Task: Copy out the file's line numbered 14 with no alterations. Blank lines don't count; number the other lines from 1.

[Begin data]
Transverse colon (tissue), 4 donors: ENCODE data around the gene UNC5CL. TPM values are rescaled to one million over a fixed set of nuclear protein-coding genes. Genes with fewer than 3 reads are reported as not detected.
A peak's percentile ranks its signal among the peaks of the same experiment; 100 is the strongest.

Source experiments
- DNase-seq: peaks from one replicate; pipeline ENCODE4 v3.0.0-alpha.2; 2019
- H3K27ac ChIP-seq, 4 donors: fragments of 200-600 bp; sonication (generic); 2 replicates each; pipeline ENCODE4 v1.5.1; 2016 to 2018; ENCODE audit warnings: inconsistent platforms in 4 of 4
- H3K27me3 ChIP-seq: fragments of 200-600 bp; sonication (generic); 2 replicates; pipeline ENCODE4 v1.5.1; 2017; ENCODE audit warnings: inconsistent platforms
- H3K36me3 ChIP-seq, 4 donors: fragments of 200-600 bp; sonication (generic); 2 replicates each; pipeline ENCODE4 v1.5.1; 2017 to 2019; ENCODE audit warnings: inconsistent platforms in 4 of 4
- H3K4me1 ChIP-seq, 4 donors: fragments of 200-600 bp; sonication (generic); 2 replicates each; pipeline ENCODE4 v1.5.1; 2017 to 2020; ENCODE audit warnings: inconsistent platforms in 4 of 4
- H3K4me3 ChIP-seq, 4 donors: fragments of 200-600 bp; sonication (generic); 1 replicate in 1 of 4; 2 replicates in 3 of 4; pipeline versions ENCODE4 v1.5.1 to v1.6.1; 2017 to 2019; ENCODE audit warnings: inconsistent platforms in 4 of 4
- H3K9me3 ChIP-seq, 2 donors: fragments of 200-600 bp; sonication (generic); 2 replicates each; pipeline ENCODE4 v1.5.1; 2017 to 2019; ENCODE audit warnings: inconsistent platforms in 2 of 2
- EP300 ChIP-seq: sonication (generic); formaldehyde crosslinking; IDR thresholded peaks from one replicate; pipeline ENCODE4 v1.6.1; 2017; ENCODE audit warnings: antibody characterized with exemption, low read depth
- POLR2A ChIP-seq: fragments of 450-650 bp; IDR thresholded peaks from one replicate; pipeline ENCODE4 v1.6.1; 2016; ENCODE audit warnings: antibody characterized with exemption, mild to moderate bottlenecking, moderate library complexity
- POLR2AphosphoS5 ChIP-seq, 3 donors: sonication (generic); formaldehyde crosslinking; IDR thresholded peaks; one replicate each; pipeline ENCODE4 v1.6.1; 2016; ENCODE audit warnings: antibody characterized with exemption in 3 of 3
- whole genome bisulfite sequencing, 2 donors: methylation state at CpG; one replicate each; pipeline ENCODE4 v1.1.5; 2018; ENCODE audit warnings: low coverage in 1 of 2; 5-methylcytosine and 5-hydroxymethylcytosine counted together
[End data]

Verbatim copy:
- whole genome bisulfite sequencing, 2 donors: methylation state at CpG; one replicate each; pipeline ENCODE4 v1.1.5; 2018; ENCODE audit warnings: low coverage in 1 of 2; 5-methylcytosine and 5-hydroxymethylcytosine counted together